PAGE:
Vaišvilkas was born circa 1230 in Lithuania and died 9 December 1268 of unspecified causes.
Vaišelga or Vaišvilkas (also spelled as Vojszalak, Vojšalk, Vaišalgas, Belarusian: Войшалк, Russian: Войшелк, Polish: Wojsiełk; killed on December 9, 1268) was the Grand Duke of Lithuania (1264–1267). He was son of Mindaugas, the first and only King of Lithuania.
Nothing is known about Vaišvilkas' youth as he entered historical sources only in 1254 when he made a treaty, in the name of his father King Mindaugas, with Daniel of Galicia-Volhynia. In the treaty Galicia-Volhynia transfers Black Ruthenia with center in Navahrudak to Lithuania. So solidify the treaty Daniel's son Shvarn was married to Vaišvilkas' sister. Vaišvilkas was appointed as duke of some of these lands. After Vaišvilkas was baptized in Greek Orthodox rite, he was drawn to the religious life so much that he transferred his title and lands to Roman Danylovich, son of Daniel of Halych.
He himself went to the monastery Poloninsky , in Polonnoe in Volhynia , where he took monastic vows under the name of Lavrish. After three years of life in the monastery, in 1256 or 1257 he went on a pilgrimage to Mount Athos, but was forced to return from Bulgaria because of the war in the region. Around 1257, along with 10-12 monks founded at Nieman monastery, which later would be called by its name Lavrishevskim . Abbot of the monastery was Elisha. He founded a monastery, traditionally identified with Lavrashev Monastery on the bank on the Neman River and entered it as a monk. He set off on a pilgrimage to Mount Athos in Greece. However, he did not reach the destination due to wars in the Balkans and returned to Navahrudak.
In 1264 he escaped assassination plot by Treniota and Daumantas against his father and two of his brothers. Treniota was murdered by former servants of Mindaugas. Vaišvilkas allied himself with his brother-in-law Shvarn from Galicia-Volhynia. They managed to take control over Black Ruthenia and Duchy of Lithuania. Then they waged a war against Nalšia and Deltuva, two main centers of opposition to Mindaugas and Vaišvilkas. Daumantas, Duke of Nalšia, was forced to flee to Pskov. Suksė (Suxe), another influential duke from Nalšia, fled to Livonia. Vaišvilkas become the Grand Duke of Lithuania. As a Christian, he tried to maintain friendly relationship with the Teutonic Knights and the Livonian Order. He signed a peace treaty with Livonia regarding trade on the Daugava River. Lithuanian support of the Great Prussian Uprising ceased, and the orders made advances against Semigallians and Curonians uninterrupted. Together with Shvarn Vaišvilkas attacked Poland in 1265 to avenge devastation of Yotvingians in 1264.
When in 1267 he decided to go back to monastic life, Vaišvilkas transferred the title of Grand Duke to Shvarn. A year later he was killed by Shvarn's brother, Leo I of Halych, who was angry that Vaišvilkas did not divide the powers between him and his brother. He was interred near the Assumption Church in Vladimir-Volynsky.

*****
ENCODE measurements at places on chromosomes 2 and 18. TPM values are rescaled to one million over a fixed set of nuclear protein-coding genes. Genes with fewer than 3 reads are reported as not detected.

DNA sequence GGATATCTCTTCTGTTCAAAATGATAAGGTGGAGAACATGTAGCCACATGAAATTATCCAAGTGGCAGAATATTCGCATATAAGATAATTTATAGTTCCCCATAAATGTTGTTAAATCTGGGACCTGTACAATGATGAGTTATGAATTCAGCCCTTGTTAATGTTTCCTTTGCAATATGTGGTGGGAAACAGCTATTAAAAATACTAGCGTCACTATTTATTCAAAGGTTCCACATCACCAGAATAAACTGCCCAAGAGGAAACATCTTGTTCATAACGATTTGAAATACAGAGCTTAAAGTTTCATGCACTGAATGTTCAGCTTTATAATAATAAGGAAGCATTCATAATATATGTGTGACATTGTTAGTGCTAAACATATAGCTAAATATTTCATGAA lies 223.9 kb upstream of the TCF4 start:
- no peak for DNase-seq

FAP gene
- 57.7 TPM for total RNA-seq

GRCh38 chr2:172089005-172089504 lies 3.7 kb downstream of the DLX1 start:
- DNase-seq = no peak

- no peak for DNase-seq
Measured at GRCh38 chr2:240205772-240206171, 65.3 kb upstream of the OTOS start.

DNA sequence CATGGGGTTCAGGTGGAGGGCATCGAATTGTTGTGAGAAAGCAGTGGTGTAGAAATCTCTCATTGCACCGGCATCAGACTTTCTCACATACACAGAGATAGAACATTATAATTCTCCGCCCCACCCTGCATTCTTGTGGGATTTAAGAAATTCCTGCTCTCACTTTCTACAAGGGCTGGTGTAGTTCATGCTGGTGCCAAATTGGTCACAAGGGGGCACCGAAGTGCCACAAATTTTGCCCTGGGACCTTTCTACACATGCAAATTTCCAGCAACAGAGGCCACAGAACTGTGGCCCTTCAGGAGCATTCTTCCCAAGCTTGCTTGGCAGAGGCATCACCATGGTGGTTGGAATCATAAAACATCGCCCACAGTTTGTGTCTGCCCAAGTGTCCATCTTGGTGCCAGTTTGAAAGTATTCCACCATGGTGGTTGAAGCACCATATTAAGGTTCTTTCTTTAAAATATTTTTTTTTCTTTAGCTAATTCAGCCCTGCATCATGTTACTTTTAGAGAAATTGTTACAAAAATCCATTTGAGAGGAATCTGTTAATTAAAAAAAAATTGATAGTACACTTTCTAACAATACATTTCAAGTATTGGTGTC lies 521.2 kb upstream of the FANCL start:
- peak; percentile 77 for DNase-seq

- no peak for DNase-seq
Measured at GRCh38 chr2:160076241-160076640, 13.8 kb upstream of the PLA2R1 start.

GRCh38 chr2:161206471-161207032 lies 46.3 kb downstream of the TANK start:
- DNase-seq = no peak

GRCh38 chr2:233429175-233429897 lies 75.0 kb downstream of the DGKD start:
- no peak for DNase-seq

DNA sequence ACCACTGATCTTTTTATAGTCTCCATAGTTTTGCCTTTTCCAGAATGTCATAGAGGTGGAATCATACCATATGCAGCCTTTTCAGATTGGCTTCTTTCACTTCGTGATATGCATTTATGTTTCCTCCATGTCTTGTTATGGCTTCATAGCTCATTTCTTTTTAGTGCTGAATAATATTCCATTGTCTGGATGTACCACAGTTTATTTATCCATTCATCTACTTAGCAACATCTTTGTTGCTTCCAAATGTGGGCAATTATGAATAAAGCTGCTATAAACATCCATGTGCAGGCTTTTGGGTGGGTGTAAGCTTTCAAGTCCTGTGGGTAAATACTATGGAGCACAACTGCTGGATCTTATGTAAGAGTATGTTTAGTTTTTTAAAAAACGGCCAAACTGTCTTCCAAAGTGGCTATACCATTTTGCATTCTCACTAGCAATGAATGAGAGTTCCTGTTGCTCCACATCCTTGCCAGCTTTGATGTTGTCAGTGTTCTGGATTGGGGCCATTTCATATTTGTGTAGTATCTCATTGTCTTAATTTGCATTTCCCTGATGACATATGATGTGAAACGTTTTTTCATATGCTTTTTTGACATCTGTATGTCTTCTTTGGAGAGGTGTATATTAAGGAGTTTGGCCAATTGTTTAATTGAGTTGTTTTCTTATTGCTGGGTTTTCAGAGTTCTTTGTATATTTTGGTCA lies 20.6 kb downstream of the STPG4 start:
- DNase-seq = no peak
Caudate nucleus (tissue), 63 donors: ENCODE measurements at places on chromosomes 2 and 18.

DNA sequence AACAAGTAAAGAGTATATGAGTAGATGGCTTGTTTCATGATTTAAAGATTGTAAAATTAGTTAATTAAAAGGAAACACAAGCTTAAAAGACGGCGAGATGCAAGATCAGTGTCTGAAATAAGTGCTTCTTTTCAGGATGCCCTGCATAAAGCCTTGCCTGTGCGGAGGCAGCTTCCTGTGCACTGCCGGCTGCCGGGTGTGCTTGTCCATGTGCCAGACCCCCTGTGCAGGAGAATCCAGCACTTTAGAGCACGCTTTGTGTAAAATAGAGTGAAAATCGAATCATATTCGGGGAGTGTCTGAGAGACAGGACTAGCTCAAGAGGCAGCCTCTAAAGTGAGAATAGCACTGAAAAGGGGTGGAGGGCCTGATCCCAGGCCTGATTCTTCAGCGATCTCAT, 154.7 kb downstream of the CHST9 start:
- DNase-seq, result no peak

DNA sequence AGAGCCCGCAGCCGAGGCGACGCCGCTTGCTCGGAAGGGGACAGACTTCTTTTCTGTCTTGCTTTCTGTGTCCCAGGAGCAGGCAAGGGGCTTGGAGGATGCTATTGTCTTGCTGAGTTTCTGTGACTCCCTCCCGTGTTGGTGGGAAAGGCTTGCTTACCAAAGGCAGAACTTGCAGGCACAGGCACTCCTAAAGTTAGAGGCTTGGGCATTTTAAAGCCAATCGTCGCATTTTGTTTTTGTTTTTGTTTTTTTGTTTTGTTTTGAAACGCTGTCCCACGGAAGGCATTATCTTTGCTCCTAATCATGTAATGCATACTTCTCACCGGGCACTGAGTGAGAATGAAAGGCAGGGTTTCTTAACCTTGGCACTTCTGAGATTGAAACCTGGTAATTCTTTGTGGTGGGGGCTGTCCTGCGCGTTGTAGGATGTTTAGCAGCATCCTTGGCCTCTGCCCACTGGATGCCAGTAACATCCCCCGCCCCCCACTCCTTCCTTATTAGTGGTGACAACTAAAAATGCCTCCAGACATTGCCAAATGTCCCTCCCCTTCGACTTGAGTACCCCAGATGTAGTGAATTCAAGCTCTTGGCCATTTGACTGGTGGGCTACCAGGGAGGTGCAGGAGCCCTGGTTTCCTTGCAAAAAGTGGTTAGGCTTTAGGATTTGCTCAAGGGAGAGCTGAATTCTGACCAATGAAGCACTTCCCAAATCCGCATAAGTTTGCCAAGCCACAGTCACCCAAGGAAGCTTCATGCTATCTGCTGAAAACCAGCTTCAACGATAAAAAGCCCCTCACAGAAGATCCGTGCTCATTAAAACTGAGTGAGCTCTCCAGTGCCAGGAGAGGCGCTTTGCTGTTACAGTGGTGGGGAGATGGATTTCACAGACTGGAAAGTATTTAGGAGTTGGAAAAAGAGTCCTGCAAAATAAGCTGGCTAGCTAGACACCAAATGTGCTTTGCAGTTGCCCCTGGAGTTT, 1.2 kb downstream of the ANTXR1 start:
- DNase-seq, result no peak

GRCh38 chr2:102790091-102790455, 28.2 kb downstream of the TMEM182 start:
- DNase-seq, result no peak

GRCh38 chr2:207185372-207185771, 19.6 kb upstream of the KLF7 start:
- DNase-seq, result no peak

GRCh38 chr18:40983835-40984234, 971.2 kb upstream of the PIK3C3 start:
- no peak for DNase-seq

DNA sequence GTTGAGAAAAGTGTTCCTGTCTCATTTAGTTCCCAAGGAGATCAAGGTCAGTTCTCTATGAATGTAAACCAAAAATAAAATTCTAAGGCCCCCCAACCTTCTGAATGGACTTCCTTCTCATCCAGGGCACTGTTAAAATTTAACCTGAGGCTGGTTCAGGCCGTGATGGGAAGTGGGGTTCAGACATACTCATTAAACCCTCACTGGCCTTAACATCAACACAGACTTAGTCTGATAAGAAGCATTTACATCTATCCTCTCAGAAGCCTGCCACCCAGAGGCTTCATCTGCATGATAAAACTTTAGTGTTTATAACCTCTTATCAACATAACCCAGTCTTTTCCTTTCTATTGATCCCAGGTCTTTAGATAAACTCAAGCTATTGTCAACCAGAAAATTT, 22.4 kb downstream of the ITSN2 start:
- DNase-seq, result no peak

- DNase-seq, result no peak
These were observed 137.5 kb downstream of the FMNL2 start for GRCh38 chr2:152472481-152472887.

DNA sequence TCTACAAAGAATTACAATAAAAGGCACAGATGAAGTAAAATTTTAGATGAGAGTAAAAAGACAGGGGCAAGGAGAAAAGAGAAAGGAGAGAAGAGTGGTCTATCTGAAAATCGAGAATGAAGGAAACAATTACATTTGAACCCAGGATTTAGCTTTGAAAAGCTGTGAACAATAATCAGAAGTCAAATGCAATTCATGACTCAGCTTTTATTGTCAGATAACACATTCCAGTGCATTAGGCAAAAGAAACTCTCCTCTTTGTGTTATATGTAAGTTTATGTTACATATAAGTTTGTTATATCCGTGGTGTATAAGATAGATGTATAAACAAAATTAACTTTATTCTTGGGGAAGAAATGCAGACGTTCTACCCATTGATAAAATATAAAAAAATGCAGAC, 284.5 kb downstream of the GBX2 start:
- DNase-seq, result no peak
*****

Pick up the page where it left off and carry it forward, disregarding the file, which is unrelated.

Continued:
The original Lithuanian name of the Grand Duke has puzzled many linguists and historians. Their reconstructions resulted in two credible variants Vaišvilkas, based on Woyszwiłk and Vaišelga, based on Vojšalk. The name Vaišvilkas was first reconstructed by Kazimieras Būga. In fact, the first part of the double-stemmed name vaiš- causes no dispute and is attested in many similar names. However, the second part -vilkas, meaning "wolf" is very rare to non existent in Lithuanian names. This led to the hypothesis that the initial form of the name should have been Vaišvilas. The variant Vaišelga/Vaišalga has gained more popularity in historical writings even though the origins of the element -alg and -elg are not entirely clear. Eventually, some researchers even suggest that he had two names, one of them being Vaišvilas.
- ^ (Russian) Baranauskas, Tomas. "Древние литовские имена". Medieval Lithuania. http://viduramziu.istorija.net/ru/names.htm. Retrieved 2008-01-23.
- ^ (Belarusian) Краўцэвіч, Аляксандр. "Войшалк (1264 – 1267 г.)". Pawet. http://pawet.net/library/history/bel_history/kraucewicz/29/Войшалк_(1264_-_1267_г.)._Інтэлігент_на_троне.html. Retrieved 2008-08-09.
- ^ a b c d Simas Sužiedėlis, ed (1970-1978). "Vaišvilkas". Encyclopedia Lituanica. VI. Boston, Massachusetts: Juozas Kapočius. pp. 29–30. LCC 74-114275.
- ^ Rowell, S. C. (1994). Lithuania Ascending: A Pagan Empire Within East-Central Europe, 1295-1345. Cambridge Studies in Medieval Life and Thought: Fourth Series. Cambridge University Press. p. 149. ISBN 9780521450119.
- ^ a b c Kiaupa, Zigmantas; Jūratė Kiaupienė, Albinas Kunevičius (2000) . The History of Lithuania Before 1795 (English ed.). Vilnius: Lithuanian Institute of History. pp. 68–69. ISBN 9986-810-13-2.
- ^ (Lithuanian) Ivinskis, Zenonas (1978). Lietuvos istorija iki Vytauto Didžiojo mirties. Rome: Lietuvių katalikų mokslo akademija. pp. 197–199.
- ^ a b (Lithuanian) Valentas, Skirmantas (2002). "ISTORINIS VEIKĖJAS EILĖRAŠTYJE: Воишелкъ, Воишевoлкъ". Literatūra.
- ^ a b (Lithuanian) Zinkevičius, Zigmas (2007). Senosios Lietuvos valstybės vardynas. Vilnius: Mokslo ir enciklopedijų leidybos institutas. p. 48. ISBN 5-420-01606-0.
- ^ (Lithuanian) Kuzavinis, Kazimieras; Bronys Savukynas (1987). Lietuvių vardų kilmės žodynas. Vilnius: Mokslas.
|Grand Duke of Lithuania|
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